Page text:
How to plan security for a festival

How to plan security for a festival

Planning a festival but not sure where to start? Whether you’re organising a crowded music festival or a laid-back beer festival, security is essential. You may be the best at booking incredible acts and getting a crowd excited, but when it comes to security, all festival organisers need advice from the experts. So, keep your staff and attendees safe with six security precautions outlined in this guide, designed to help you plan a festival safely.

1. Perimeter security

Perimeter security is important for many reasons when it comes to planning a festival. Not only will it prevent non-ticket holders from accessing the site, but it also keeps attendees safe from any potential threats. There are a number of ways that you can keep the perimeters of your festival site secure:

Industrial gates and fencing

Industrial gates and tall, strong fencing will keep people out of your festival, whilst still allowing access for deliveries and staff. This is important for keeping the right amount of people within the festival, as overcrowding could lead to disaster. 

It also ensures that people wishing to inflict harm or cause trouble can’t just stroll into your festival; instead, they’ll be redirected to your chosen access points which have security checks in place. With industrial gates and fences, trespassers will have a much harder time trying to sneak in, especially when paired with the other security measures below.

Commercial CCTV systems

CCTV acts as a deterrent to burglars and trespassers. If they know they’re on film, chances are they will be less likely to attempt a break-in for fear of being caught. This means your festival security staff won’t be stretched as thinly, since CCTV cameras put off most trespassers from even attempting the act.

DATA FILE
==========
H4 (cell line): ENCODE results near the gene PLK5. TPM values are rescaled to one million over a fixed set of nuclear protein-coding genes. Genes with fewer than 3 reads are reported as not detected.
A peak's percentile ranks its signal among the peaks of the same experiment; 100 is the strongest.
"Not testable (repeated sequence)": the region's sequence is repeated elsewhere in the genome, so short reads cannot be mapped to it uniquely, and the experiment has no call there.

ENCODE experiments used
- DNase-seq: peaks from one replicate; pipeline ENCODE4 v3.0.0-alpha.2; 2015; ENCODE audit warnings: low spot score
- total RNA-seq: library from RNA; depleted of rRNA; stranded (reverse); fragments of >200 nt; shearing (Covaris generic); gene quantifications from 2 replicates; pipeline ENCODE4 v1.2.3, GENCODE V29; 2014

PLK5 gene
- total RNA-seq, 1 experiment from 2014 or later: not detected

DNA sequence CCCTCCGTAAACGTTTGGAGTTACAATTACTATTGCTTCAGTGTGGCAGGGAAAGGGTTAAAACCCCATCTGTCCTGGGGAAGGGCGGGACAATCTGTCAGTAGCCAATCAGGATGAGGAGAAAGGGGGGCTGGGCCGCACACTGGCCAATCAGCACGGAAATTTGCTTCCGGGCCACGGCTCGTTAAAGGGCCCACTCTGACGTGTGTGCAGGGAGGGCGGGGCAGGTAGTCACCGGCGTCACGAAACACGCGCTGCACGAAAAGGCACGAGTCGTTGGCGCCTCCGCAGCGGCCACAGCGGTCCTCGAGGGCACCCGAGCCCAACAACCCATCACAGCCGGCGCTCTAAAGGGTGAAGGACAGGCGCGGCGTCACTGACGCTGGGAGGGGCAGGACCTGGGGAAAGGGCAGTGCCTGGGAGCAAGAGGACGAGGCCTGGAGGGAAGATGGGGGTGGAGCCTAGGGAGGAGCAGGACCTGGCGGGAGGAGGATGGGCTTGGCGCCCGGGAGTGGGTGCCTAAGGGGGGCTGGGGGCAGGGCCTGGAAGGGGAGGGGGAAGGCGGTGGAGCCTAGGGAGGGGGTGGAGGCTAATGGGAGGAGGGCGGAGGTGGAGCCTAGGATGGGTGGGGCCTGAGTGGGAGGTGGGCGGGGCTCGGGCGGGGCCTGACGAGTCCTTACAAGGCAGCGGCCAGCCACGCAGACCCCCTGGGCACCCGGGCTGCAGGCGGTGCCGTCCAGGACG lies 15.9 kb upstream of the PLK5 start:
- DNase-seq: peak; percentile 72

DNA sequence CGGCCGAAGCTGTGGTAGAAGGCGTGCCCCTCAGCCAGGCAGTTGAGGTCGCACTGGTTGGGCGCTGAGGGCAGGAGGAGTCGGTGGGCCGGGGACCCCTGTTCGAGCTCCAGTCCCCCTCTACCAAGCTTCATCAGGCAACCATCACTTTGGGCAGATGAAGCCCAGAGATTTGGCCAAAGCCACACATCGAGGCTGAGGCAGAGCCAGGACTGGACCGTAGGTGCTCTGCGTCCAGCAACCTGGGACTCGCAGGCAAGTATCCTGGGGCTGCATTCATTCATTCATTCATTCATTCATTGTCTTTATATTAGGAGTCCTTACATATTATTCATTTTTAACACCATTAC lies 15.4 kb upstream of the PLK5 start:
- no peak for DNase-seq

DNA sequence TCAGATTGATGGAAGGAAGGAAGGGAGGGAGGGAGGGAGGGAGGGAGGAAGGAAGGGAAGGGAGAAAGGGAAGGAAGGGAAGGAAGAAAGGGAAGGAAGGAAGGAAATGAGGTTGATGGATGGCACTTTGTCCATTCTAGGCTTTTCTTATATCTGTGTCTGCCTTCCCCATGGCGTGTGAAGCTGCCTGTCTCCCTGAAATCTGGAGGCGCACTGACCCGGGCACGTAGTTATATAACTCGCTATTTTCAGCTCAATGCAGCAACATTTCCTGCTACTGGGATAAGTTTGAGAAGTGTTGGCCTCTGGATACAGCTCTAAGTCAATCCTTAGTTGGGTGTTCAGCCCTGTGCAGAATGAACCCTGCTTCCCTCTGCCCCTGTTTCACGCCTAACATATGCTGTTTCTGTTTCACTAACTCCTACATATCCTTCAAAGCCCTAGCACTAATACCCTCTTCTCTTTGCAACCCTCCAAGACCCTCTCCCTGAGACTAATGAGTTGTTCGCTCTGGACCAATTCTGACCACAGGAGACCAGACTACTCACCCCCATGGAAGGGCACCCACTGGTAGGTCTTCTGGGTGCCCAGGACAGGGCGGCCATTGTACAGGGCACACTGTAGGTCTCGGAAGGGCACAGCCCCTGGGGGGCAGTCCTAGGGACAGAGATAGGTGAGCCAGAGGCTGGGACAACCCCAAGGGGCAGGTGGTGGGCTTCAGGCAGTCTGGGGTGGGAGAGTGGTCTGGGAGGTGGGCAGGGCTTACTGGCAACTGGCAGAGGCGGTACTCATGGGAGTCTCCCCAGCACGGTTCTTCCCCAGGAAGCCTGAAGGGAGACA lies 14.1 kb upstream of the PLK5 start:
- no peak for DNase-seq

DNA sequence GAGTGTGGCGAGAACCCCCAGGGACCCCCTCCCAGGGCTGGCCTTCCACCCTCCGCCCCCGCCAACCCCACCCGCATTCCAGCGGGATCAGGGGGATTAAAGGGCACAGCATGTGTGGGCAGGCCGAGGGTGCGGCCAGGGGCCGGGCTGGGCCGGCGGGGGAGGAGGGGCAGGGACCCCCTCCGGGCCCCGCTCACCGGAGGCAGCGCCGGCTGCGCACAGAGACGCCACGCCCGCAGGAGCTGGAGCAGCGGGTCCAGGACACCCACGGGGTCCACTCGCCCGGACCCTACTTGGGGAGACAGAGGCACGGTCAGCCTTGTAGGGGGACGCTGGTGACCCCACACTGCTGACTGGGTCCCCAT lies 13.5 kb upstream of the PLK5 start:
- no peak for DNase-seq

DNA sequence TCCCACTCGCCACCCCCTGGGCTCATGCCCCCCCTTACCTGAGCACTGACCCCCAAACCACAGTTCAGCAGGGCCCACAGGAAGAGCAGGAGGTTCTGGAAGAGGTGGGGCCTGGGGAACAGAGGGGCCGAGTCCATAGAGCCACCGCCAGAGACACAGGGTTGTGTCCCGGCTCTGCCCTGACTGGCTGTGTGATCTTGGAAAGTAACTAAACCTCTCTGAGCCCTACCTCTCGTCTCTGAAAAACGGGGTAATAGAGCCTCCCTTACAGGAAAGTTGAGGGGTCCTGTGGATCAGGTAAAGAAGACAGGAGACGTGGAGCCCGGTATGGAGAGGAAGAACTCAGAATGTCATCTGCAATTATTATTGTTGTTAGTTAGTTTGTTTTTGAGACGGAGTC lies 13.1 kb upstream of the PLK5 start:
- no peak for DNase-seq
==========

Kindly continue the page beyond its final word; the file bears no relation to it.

As well as deterring trespassers, CCTV can be used to monitor the perimeters in real-time, identifying any potential threats and allowing staff to act on it quickly. This means you have more eyes around your perimeter, whilst still having staff in on hand and ready to respond to emergencies. If anything does happen, the footage captured from CCTV will help you to identify the culprit and the crime. This is also a great way to analyse security risks and prevent them from happening again at your next festival.

Security staff

Having security staff planted around your festival’s perimeter will make it known that you have people on hand ready to respond to incidents. This will minimise opportunities for trespassers, and can also help make attendees feel safe within the festival. Your security staff deserves to be safe and comfortable too, so a security kiosk is perfect for this use. Kiosks keep your staff protected from people and the elements, and give them a more comfortable working environment.

2. Access control

Access control is essential for planning a festival, as you need a solid entrance for people to come through and be subjected to security checks. This is key for crowd management, allowing you to control pedestrian flow in a safe and efficient manner. You need access control both inside and outside your festival, which we’ll dive into below.

Internal access control

Within your festival, there will be backstage areas, stages, and crew areas that shouldn’t be accessible to the public. There’s no need to plant staff at all of the entrances - an access control system will do all of this for you. Whether it’s number plate recognition for backstage deliveries, or you need advanced biometric fingerprint recognition to keep artists safe, this will help to cordon off certain areas within the festival. Especially if you have VIPs or famous celebrities on site, you will need to ensure there are strongly protected areas that fans and mobs cannot access. 

External access control